Behind the scenes of Lights on Display, with projects, tips and relevant links.

Thursday, March 25, 2010

Music Selection

Music is definitely the heart and soul of a Christmas display. Back in the old days, even before home based computer controlled lighting existed, I would create a selection of songs to play in the yard for my display. Back then, the music wasn't played from a CD, computer or mp3 controller, but a 12 minute looped cassette. The selection included a few Christmas classics, which helped set the holiday mood and brought the simple static display to life, giving it a soundtrack.

Nowadays, music is the driving force of the display. It sets the tone, tells a story and creates emotion. Each year around late Spring or early Summer, I choose the music for the upcoming holiday season. I search my large collection of Christmas songs, as well as comb through the iTunes music store, looking for something new and different. As I listen to the songs, I try to envision the lights, animatronics and video interpreting and supporting the words and music. My selection usually begins with some type of instrumental or lyrical overture, followed by a selection of up-tempo songs with lyrics. I always like to include a slow meaningful song that draws upon the spirit of the holidays, family and memories. It provides a soundtrack to some family photos or home movies from days gone by. To me, this is very important, and helps to bring some real emotion to the display, connecting the viewer to the warmth of their own Christmas memories. I close the display with an up-tempo grand finale and holiday sendoff.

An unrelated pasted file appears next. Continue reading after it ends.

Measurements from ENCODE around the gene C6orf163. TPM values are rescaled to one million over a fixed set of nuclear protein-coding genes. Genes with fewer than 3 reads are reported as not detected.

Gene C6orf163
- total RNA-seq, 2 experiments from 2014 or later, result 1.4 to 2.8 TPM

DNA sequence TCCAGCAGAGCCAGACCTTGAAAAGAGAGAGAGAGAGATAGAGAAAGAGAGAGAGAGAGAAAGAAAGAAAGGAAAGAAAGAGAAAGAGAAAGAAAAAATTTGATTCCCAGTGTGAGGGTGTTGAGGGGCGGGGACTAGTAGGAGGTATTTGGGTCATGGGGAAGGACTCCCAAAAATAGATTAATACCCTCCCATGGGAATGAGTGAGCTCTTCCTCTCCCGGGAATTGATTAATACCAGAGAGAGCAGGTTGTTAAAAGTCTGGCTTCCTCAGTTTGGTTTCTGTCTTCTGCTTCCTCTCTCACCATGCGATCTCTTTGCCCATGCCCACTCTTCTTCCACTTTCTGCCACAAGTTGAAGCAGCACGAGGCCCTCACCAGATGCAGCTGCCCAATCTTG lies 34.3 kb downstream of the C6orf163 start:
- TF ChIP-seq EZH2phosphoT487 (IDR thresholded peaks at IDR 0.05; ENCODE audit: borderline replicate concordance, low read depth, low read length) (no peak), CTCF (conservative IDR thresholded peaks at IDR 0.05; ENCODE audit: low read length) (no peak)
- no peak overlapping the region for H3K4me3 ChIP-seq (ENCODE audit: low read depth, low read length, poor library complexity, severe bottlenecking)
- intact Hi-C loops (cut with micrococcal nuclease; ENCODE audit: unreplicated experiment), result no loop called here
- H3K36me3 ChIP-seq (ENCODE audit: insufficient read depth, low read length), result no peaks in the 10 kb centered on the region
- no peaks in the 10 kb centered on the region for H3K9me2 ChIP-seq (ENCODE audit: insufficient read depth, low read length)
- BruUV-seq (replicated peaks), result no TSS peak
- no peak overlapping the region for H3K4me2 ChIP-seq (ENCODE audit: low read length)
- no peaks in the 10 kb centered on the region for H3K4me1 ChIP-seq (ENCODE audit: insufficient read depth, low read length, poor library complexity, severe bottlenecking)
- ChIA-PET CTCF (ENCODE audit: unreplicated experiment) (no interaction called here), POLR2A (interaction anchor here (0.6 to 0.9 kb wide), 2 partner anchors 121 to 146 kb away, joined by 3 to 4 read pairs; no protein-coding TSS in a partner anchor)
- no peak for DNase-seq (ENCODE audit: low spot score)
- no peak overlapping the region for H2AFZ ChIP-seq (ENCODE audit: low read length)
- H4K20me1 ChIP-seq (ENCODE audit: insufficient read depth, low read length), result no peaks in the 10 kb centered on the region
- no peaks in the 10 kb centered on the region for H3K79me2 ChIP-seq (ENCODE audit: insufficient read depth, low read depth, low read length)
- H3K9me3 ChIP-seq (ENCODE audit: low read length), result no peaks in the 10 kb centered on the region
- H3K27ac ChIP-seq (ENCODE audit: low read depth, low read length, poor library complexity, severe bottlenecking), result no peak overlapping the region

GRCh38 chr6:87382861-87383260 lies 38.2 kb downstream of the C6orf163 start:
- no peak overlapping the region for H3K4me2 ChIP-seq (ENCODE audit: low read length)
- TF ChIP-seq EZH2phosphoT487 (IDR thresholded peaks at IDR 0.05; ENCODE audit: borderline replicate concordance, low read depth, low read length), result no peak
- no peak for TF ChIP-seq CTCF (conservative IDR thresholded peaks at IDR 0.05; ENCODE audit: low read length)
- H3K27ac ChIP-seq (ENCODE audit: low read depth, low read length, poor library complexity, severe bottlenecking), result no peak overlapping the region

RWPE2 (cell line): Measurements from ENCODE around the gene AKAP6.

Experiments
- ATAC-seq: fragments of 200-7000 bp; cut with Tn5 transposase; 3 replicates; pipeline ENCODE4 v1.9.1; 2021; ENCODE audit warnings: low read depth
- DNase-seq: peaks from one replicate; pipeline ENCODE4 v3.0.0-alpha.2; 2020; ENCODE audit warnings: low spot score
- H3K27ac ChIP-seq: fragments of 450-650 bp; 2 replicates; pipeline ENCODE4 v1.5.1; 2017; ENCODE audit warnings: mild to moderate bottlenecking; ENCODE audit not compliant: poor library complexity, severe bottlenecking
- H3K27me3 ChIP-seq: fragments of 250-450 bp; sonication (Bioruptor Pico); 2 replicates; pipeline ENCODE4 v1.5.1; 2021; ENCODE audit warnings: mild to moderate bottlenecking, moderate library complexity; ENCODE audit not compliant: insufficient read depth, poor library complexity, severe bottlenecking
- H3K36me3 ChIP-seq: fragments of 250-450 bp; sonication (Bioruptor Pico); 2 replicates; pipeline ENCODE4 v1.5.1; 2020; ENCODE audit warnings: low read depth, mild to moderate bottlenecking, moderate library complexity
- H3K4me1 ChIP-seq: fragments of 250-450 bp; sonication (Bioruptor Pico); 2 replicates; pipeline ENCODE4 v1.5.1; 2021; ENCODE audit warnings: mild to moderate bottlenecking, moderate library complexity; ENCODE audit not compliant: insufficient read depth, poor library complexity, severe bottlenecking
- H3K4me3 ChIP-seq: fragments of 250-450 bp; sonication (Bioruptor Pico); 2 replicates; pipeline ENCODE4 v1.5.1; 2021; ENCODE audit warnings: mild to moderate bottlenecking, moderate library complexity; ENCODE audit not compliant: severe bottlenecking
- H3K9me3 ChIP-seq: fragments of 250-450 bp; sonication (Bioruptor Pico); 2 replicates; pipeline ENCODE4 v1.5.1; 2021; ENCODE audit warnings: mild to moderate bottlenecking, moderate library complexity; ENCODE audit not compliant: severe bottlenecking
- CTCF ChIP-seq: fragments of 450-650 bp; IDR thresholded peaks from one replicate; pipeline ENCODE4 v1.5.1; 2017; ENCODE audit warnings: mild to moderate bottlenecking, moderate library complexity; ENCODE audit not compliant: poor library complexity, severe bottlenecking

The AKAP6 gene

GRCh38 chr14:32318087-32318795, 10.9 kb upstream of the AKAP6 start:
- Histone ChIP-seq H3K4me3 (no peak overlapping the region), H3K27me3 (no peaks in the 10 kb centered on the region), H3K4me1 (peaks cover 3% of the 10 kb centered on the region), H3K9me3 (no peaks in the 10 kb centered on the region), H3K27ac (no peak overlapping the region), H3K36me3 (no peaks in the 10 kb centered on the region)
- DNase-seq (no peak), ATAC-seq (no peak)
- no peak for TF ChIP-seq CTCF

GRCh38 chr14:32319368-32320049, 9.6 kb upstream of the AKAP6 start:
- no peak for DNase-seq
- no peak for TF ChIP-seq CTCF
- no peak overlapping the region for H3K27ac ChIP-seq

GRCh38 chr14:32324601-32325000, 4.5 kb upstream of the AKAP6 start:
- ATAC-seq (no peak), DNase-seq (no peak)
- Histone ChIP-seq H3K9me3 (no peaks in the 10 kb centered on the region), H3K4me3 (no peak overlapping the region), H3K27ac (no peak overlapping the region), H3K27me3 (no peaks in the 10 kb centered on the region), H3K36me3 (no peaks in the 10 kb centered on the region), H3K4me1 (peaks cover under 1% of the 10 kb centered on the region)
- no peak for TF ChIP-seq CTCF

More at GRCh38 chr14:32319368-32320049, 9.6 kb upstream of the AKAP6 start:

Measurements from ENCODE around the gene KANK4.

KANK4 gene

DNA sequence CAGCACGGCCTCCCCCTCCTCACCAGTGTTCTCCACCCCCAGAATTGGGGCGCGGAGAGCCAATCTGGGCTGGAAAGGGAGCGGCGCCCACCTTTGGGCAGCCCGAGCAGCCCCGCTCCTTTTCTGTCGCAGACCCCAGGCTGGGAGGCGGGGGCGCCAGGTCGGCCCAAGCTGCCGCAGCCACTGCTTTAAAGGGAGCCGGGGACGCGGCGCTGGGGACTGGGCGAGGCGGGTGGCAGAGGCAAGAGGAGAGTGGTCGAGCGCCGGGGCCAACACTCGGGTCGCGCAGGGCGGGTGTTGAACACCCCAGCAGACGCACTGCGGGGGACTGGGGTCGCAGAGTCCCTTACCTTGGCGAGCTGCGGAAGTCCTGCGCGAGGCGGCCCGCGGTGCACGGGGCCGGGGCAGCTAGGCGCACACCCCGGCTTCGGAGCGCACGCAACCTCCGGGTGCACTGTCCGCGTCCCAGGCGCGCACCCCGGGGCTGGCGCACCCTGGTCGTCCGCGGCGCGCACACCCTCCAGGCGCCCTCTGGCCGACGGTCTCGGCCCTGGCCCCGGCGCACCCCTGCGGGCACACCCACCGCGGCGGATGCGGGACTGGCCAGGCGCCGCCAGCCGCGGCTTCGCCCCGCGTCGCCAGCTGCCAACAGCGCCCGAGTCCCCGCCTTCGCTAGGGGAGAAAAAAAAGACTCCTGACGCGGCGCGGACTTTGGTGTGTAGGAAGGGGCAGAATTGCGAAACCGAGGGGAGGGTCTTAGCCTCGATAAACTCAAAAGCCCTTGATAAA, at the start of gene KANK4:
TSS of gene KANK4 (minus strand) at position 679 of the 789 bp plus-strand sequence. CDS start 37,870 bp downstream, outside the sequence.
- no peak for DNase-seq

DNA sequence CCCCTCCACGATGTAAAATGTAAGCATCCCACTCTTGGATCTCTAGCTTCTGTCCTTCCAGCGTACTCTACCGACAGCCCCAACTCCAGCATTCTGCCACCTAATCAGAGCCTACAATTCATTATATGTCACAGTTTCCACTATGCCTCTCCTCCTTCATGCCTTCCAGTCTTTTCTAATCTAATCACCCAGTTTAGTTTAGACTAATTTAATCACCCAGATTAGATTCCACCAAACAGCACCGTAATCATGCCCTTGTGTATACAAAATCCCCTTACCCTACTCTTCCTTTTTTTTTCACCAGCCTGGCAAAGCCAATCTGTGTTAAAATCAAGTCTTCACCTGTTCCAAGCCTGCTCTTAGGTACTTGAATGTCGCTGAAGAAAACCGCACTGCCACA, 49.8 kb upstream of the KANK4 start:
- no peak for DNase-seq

My shows run approximately 9-10 minutes. I find a full song to become very repetitive, especially for a synchronized light routine, so I edit them down to 1-1.5 minutes in length. This helps to move the show along, keeping the lighting and supporting elements fresh and unique. My goal is to seamlessly connect the songs together, creating a continuos show, which flows from song to song. I sometimes use instrumental elements such as cymbal crashes or swells to help blend the songs together or emphasize a moment.

A few years back, I introduced an animated character to my show by the name of "DJ Jingles." He appears on video as the show's emcee, spinning the hits and introducing characters such as "Frosty" and the "Holly Jolly Dancers." He's become the perfect character to greet the guests and keep the show rolling right along. 

When I program my songs, I listen for the beat, but I also pay close attention to the melody. It's very much like editing a music video. The video is often cut to the beat, while there may often be moments in which a shot is held for a period of time, allowing the viewer to register the action or content. There are also times when the music is slow, calling for dissolves between shots or dips to black, creating some emotion or drama. These video techniques are similar to the techniques used in the sequencing of the lights. The tinkling of piano keys can equal the twinkling of lights, or a guitar rift can translate the chasing of lights across the yard. Musical builds can also be conveyed by raising the intensity of the lights followed by a flash of strobes. Check out my collection of display videos to see how I translated some of my favorite Christmas tunes into a multi-media holiday show.

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